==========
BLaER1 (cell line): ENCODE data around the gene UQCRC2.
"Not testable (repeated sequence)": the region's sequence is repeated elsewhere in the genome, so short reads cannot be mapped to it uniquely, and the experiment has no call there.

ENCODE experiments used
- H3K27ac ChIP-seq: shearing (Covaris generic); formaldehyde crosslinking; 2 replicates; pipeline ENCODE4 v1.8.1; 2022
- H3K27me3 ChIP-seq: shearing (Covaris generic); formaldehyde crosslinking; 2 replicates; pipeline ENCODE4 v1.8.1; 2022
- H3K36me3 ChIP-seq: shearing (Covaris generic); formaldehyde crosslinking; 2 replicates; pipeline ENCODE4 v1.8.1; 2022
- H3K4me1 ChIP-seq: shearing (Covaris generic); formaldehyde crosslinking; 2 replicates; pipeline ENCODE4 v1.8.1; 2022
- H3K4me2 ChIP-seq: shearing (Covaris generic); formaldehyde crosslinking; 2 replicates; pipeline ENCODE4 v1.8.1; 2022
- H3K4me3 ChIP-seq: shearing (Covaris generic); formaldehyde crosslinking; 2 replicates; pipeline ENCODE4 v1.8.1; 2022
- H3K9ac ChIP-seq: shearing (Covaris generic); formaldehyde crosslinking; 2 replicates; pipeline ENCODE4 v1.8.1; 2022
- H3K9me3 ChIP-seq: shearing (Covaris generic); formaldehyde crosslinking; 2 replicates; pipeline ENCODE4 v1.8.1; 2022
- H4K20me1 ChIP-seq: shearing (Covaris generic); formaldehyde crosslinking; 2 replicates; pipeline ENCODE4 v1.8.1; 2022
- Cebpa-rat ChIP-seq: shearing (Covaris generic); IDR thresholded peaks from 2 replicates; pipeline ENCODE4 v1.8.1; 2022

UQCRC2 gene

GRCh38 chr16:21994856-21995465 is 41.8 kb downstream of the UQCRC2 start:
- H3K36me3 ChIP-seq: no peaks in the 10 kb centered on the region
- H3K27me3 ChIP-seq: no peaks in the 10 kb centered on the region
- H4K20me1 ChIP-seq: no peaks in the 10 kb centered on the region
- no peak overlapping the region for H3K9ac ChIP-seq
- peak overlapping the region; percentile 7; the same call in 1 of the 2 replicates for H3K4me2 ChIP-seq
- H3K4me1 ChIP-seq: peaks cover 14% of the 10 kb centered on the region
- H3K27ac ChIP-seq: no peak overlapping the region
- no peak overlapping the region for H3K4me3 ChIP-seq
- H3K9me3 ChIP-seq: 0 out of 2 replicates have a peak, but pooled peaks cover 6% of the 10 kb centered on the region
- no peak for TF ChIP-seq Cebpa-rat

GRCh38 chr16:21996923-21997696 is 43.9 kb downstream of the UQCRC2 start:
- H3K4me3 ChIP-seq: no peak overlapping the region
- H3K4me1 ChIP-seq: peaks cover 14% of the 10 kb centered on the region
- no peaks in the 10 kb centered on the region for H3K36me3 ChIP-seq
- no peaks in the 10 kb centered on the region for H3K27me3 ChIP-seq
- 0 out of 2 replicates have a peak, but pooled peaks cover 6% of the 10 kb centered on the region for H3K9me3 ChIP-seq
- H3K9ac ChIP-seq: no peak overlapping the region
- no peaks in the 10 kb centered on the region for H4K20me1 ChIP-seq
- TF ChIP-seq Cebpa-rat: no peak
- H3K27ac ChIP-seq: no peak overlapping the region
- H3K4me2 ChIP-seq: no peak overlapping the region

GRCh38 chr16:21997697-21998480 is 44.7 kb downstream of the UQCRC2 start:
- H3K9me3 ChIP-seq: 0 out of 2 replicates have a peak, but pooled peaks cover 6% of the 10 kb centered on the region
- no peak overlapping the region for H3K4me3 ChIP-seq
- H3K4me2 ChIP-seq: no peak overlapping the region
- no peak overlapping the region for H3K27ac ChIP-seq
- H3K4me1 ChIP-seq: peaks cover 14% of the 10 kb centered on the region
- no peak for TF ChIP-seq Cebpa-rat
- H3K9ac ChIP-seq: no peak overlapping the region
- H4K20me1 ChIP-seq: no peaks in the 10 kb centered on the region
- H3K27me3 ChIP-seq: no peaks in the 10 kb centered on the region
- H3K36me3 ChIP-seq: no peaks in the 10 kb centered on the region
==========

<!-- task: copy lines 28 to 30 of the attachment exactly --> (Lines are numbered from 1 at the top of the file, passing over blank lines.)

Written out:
- H3K4me1 ChIP-seq: peaks cover 14% of the 10 kb centered on the region
- no peaks in the 10 kb centered on the region for H3K36me3 ChIP-seq
- no peaks in the 10 kb centered on the region for H3K27me3 ChIP-seq